Simulation of a Frequency-Modulated Continuous-Wave (FMCW) Radar Using Fast Fourier Transforms (FFT)

Simulation of a Frequency-Modulated Continuous-Wave (FMCW) Radar Using Fast Fourier Transforms (FFT)

Akbar Eslami (Elizabeth City State University, USA)
DOI: 10.4018/978-1-5225-8188-8.ch010


Frequency-modulated continuous-wave (FMCW) radar systems send known frequency signals to moving targets and receive the signal back to detectors. FMCW systems can be used to measure exact heights of landing aircrafts. In addition, they are used in early warning radar systems and in proximity sensors. The advantage of using these radar signals is that the object target velocity and range can be quickly calculated using fast Fourier transforms (FFT). Taking the row-wise FFT of the signal matrix gives range information in form of range bins. Then taking column-wise FFT enables displaying the velocity for each range bin. The three-dimensional graph of the resulting matrix gives a signal power plot with respect to both the range bin numbers and their velocity.
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This chapter details the steps taken to simulate the FMCW radar system using FFT. One should be able to follow these steps with the specified set of hardware and software to get the same configuration. This project was implemented under the supervision of NASA scientists and faculty advisors in dedicated NASA labs. Following lessons learned here and authors’ previous experiences in data visualization and signal processing research and training relevant labs were designed to enhance the Engineering programs at the Virginia State University (VSU) and Elizabeth City State University (ECSU) (Sheybani, 1992, 2002, 2006, 2007, 2008, 2010, 2011, 2012, 2013, 2017; Javidi, 2008, 2010, 2014, 2015, 2017; Ouyang, 2010; Garcia-Otero, 2011; Badombena-Wanta, 2010; Ettus, 2014, 2015; Luttamaguzi, 2017; Mathworks, 2014).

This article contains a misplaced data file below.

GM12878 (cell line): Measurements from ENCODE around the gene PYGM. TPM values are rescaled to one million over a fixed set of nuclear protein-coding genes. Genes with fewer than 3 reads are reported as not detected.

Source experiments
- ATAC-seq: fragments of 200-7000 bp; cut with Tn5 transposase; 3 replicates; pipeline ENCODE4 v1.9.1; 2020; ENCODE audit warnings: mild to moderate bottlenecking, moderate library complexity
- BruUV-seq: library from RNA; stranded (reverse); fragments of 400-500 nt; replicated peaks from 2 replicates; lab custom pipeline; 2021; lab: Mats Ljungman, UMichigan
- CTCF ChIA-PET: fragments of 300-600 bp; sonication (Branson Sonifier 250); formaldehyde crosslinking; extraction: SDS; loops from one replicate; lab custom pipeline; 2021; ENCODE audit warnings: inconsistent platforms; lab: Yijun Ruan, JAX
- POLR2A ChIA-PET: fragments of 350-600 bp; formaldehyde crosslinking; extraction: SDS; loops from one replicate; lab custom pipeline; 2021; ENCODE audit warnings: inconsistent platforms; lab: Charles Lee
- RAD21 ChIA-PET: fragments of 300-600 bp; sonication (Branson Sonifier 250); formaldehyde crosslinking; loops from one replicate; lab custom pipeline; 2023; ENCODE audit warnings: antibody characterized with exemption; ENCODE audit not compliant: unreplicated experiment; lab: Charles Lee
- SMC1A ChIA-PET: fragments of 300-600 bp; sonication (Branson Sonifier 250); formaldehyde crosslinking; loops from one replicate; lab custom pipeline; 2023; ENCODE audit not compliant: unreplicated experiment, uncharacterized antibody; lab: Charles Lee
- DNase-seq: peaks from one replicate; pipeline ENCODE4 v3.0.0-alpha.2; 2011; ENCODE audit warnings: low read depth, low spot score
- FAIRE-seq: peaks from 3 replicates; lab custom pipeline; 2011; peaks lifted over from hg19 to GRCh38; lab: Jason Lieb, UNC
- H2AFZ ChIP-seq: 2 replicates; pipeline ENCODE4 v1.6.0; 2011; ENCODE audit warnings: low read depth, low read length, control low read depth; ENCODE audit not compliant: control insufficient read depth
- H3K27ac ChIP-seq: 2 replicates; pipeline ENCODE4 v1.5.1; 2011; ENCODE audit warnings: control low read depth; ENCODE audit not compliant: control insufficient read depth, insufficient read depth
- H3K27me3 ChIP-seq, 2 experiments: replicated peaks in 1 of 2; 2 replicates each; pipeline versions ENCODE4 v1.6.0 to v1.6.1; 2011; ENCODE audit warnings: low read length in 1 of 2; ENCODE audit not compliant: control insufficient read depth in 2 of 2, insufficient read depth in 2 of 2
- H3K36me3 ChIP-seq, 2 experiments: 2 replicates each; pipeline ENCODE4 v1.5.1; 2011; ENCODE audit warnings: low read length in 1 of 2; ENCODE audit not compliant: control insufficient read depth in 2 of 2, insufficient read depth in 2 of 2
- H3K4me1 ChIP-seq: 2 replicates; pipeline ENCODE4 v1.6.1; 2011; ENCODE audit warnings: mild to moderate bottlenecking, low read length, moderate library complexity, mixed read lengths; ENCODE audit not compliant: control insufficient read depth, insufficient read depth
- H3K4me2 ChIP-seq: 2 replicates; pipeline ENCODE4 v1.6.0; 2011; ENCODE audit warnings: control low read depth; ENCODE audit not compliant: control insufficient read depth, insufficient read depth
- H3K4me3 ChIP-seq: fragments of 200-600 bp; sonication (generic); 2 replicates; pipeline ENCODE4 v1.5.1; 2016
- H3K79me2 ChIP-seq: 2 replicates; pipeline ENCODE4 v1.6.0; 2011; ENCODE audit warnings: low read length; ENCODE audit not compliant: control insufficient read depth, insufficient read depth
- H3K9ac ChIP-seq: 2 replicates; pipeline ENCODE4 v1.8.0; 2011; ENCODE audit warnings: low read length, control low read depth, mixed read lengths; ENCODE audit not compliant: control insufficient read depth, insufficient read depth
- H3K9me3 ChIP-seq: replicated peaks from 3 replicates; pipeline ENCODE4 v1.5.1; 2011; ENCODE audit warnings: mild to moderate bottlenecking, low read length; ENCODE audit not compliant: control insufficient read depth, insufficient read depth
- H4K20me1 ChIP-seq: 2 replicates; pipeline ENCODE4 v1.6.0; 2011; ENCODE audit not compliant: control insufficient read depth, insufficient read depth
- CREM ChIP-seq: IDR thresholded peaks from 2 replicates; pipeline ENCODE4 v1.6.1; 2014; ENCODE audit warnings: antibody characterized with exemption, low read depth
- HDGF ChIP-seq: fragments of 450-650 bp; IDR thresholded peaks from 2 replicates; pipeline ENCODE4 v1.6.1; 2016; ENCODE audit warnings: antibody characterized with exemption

Some of the most recent advances in applications of microwave radiometry and specialty radar systems are due to the new developments in high-speed integrated circuits developed in digital signal processing as well as radio frequency (RF) and microwave technologies. As an example, the FMCW (frequency modulated continuous wave) maritime radar transmits a continuous radio frequency that varies gradually with time. When an object reflects the signal, the received waveform will build up a delayed replica of the transmitted waveform, with the time delay as a measure of the target range. If the target is moving, the radar system will register a Doppler shift within the received signal. The amount of Doppler shift is directly proportional to the radial speed of the target and can be determined after performing the range fast Fourier transform (range FFT). Performing a second FFT gives a two dimensional complex valued matrix, whose spectral peak corresponds to the Doppler shift of the moving target (Sediono, 2013).

Key Terms in this Chapter

DSP: It is the use of digital processing, such as by computers or more specialized digital signal processors, to perform a wide variety of signal processing operations. The signals processed in this manner are a sequence of numbers that represent samples of a continuous variable in a domain such as time, space, or frequency.

Continuous-Wave Radar: It is a type of radar system where a known stable frequency continuous wave radio energy is transmitted and then received from any reflecting objects. Continuous-wave (CW) radar uses Doppler, which renders the radar immune to interference from large stationary objects and slow-moving clutter.

Communications Satellite: It is an artificial satellite that relays and amplifies radio telecommunications signals via a transponder; it creates a communication channel between a source transmitter and a receiver at different locations on Earth. Communications satellites are used for television, telephone, radio, internet, and military applications. There are over 2,000 communications satellites in Earth’s orbit, used by both private and government organizations.

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